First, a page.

Thursday, July 30, 2020

Close Motunui too

Low methanol prices and unclear gas supply are threatening the future of foreign nultinational polluter Methanex's Traranki methanol production facilities:

A long term “softening” in methanol demand could have a considerable impact on Taranaki if it contributed to methanol producer Methanex quitting the region, New Plymouth MP Jonathan Young has warned.

Methanex has recently cut production at its Taranaki plants because of a weakening in methanol prices and a tightening supply of natural gas, industry news service Business Desk has reported.

Production at the plants is understood to be at 85 per cent, or 1.9m tonnes annually for 2020.

Cue the local National MP whining about jobs and exports. But as with Tiwai Point, its worth asking: is Methanex actually worth anything to New Zealand? And as with Tiwai Point, the answer is "no".

According to this article from last year, Methanex directly employs "270 staff through four sites - Motonui [sic], Waitara Valley, and Port Taranaki - and a small team in Auckland". These are high-paying jobs, with base salaries of $100,000. In addition, it indirectly supports 700 jobs for maintance contractors. So, call it a thousand jobs all up for a nice round number.

What do these jobs cost us? As noted above, Methanex is currently producing 1.9 million tons of methanol a year. As a highly-emissions intensive industrial activity, it is entitled to a carbon subsidy on 90% of its production, of 0.7854 tons of carbon per ton of methanol. In addition, because export of methanol is considered a "removal activity", it gets another 1.375 tons of carbon for each ton of methanol it exports. That gives a total carbon subsidy of 2.01 tons of carbon per ton of production, or 3.825 million tons. And plugging in the current carbon price of $33.60, it turns out we're subsidising them by $128.5 million a year. For a thousand jobs, that works out to $128,500 each, every year (and that amount is only going to go up, as carbon prices increase).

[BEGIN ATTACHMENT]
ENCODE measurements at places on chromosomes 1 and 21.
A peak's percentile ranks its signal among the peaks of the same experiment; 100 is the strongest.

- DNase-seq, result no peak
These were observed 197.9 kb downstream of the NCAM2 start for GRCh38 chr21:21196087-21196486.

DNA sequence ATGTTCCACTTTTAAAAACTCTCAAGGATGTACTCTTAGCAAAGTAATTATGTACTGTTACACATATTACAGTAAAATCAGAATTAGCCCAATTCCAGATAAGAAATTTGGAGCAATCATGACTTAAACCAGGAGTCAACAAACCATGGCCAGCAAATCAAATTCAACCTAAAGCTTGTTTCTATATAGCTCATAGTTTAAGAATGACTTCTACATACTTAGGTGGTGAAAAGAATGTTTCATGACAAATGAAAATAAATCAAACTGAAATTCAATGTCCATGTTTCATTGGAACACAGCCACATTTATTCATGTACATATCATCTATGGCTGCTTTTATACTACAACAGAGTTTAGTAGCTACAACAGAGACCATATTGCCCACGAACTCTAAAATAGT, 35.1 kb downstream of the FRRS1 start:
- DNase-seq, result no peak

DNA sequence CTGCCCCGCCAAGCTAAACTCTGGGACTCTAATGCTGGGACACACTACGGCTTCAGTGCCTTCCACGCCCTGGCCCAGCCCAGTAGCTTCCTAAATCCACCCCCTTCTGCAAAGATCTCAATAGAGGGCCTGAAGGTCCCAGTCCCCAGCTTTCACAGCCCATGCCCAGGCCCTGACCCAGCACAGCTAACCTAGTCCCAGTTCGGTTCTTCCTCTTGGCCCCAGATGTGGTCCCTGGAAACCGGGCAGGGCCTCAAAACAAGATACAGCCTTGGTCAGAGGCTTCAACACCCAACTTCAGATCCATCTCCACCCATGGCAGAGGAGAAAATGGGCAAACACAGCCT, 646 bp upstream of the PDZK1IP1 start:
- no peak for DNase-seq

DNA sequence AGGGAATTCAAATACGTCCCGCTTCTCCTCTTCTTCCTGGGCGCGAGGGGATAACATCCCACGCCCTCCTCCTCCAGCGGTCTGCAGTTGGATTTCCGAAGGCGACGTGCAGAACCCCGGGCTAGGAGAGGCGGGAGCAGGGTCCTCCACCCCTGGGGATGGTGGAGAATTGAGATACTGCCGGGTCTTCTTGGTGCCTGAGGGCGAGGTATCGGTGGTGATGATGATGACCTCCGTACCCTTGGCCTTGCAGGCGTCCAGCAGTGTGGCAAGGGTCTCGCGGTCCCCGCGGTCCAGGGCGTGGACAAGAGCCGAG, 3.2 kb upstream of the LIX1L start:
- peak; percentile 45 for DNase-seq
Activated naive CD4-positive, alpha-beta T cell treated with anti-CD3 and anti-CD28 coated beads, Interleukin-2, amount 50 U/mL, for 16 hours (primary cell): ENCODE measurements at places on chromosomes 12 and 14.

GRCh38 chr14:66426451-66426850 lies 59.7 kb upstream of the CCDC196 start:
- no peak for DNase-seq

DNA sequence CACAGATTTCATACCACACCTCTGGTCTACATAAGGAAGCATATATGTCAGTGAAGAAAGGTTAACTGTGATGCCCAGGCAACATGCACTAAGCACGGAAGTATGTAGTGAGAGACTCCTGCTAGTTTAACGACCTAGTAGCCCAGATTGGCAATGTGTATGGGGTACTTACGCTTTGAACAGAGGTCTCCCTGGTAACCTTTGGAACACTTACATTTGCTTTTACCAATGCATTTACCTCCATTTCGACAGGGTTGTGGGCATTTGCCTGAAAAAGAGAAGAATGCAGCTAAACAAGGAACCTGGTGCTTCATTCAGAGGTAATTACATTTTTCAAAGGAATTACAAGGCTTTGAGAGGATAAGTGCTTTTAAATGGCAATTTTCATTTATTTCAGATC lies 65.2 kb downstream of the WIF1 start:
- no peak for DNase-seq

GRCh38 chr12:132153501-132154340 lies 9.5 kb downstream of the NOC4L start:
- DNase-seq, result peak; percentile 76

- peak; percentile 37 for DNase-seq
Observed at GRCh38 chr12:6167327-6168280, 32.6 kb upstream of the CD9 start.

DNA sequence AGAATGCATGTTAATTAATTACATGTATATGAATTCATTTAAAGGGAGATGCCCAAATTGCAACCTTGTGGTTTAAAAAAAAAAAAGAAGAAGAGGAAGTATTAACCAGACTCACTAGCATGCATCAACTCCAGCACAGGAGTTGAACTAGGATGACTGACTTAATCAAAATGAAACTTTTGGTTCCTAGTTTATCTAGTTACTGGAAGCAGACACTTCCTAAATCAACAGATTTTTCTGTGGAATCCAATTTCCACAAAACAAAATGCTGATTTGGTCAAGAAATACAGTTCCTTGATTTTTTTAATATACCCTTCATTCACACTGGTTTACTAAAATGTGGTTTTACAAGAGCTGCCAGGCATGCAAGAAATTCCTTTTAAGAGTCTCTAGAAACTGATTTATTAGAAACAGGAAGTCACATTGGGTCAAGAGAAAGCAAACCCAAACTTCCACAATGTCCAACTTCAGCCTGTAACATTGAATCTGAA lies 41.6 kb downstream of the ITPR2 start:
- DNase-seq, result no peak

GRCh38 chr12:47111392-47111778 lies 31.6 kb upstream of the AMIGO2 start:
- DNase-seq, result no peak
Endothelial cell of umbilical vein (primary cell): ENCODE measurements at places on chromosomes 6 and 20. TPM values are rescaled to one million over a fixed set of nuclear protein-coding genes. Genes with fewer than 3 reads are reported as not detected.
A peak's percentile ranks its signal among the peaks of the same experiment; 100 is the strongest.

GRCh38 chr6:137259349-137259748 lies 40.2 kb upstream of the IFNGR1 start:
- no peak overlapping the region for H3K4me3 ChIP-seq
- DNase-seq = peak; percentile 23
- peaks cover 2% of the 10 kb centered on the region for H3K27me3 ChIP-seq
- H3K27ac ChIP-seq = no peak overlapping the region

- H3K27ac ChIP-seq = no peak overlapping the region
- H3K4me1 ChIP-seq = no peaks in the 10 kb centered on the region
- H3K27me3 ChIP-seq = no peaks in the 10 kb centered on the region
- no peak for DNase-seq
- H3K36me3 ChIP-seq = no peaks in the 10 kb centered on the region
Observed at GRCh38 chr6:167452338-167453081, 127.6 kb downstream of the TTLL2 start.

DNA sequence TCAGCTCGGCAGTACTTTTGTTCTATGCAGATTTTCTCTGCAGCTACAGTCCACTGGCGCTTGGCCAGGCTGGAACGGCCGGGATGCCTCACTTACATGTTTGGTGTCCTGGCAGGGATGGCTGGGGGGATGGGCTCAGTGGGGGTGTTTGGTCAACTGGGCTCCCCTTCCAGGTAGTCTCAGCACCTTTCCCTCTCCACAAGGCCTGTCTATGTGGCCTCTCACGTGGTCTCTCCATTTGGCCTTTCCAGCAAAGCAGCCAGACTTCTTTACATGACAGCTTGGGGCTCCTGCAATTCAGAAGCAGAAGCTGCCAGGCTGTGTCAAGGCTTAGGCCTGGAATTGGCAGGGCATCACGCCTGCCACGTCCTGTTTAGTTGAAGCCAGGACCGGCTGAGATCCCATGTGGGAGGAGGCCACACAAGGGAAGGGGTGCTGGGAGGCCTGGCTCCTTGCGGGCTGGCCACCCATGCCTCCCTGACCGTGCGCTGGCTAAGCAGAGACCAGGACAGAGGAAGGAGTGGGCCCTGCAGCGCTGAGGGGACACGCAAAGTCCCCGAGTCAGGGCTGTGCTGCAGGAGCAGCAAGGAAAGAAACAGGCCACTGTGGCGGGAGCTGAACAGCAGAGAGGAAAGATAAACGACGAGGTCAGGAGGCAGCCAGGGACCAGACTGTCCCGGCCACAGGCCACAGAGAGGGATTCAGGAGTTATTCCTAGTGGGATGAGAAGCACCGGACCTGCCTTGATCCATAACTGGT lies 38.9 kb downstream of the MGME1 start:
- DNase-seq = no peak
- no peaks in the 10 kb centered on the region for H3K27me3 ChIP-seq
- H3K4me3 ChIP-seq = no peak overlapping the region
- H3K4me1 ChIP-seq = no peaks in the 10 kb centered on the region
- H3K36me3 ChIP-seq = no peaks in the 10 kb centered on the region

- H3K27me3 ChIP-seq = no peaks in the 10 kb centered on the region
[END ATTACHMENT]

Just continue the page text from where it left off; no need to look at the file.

As with Tiwai Point, it appears the economic "benefit" of having Methanex in Taranaki actually boils down to "carbon subsidies". And as with Tiwai Point, it seems we'd be better off if we just let it die, and instead invested those subsidies for a decade in retraining and the creation of clean replacement industries which would provide good jobs without destroying the planet.